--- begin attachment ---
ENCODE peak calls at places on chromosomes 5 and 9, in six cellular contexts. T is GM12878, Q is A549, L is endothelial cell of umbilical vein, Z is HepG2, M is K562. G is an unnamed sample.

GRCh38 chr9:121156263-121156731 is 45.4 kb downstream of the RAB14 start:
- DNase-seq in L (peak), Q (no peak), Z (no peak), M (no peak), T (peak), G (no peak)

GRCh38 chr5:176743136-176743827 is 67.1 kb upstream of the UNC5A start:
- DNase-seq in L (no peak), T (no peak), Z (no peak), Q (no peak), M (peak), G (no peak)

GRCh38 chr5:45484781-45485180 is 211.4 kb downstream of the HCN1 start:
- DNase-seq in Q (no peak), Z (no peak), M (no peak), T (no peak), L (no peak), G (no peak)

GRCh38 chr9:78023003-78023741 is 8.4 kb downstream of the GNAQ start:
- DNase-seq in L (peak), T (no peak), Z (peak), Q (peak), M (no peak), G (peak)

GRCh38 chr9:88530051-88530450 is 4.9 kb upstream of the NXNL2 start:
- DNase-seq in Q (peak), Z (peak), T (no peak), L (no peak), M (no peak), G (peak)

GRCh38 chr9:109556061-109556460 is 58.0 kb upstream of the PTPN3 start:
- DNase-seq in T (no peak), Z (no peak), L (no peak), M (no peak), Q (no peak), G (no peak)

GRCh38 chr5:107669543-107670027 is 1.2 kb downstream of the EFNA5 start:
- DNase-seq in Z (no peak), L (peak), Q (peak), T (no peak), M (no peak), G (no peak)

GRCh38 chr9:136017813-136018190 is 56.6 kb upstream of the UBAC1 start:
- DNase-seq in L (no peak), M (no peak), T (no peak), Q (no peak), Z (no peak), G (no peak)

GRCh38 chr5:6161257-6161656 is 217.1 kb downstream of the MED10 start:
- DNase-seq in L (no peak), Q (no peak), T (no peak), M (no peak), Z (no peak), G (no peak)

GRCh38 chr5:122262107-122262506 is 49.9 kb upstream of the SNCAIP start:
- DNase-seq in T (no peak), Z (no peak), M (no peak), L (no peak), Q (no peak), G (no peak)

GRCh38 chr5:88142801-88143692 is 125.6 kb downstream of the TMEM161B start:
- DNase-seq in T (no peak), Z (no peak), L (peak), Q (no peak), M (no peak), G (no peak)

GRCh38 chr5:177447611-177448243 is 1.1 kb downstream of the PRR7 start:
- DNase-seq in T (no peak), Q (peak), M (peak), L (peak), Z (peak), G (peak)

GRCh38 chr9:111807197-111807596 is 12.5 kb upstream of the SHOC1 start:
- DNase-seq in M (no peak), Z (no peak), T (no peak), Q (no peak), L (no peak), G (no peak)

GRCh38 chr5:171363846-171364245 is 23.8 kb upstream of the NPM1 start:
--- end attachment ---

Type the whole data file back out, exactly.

ENCODE peak calls at places on chromosomes 5 and 9, in six cellular contexts. T is GM12878, Q is A549, L is endothelial cell of umbilical vein, Z is HepG2, M is K562. G is an unnamed sample.

GRCh38 chr9:121156263-121156731 is 45.4 kb downstream of the RAB14 start:
- DNase-seq in L (peak), Q (no peak), Z (no peak), M (no peak), T (peak), G (no peak)

GRCh38 chr5:176743136-176743827 is 67.1 kb upstream of the UNC5A start:
- DNase-seq in L (no peak), T (no peak), Z (no peak), Q (no peak), M (peak), G (no peak)

GRCh38 chr5:45484781-45485180 is 211.4 kb downstream of the HCN1 start:
- DNase-seq in Q (no peak), Z (no peak), M (no peak), T (no peak), L (no peak), G (no peak)

GRCh38 chr9:78023003-78023741 is 8.4 kb downstream of the GNAQ start:
- DNase-seq in L (peak), T (no peak), Z (peak), Q (peak), M (no peak), G (peak)

GRCh38 chr9:88530051-88530450 is 4.9 kb upstream of the NXNL2 start:
- DNase-seq in Q (peak), Z (peak), T (no peak), L (no peak), M (no peak), G (peak)

GRCh38 chr9:109556061-109556460 is 58.0 kb upstream of the PTPN3 start:
- DNase-seq in T (no peak), Z (no peak), L (no peak), M (no peak), Q (no peak), G (no peak)

GRCh38 chr5:107669543-107670027 is 1.2 kb downstream of the EFNA5 start:
- DNase-seq in Z (no peak), L (peak), Q (peak), T (no peak), M (no peak), G (no peak)

GRCh38 chr9:136017813-136018190 is 56.6 kb upstream of the UBAC1 start:
- DNase-seq in L (no peak), M (no peak), T (no peak), Q (no peak), Z (no peak), G (no peak)

GRCh38 chr5:6161257-6161656 is 217.1 kb downstream of the MED10 start:
- DNase-seq in L (no peak), Q (no peak), T (no peak), M (no peak), Z (no peak), G (no peak)

GRCh38 chr5:122262107-122262506 is 49.9 kb upstream of the SNCAIP start:
- DNase-seq in T (no peak), Z (no peak), M (no peak), L (no peak), Q (no peak), G (no peak)

GRCh38 chr5:88142801-88143692 is 125.6 kb downstream of the TMEM161B start:
- DNase-seq in T (no peak), Z (no peak), L (peak), Q (no peak), M (no peak), G (no peak)

GRCh38 chr5:177447611-177448243 is 1.1 kb downstream of the PRR7 start:
- DNase-seq in T (no peak), Q (peak), M (peak), L (peak), Z (peak), G (peak)

GRCh38 chr9:111807197-111807596 is 12.5 kb upstream of the SHOC1 start:
- DNase-seq in M (no peak), Z (no peak), T (no peak), Q (no peak), L (no peak), G (no peak)

GRCh38 chr5:171363846-171364245 is 23.8 kb upstream of the NPM1 start: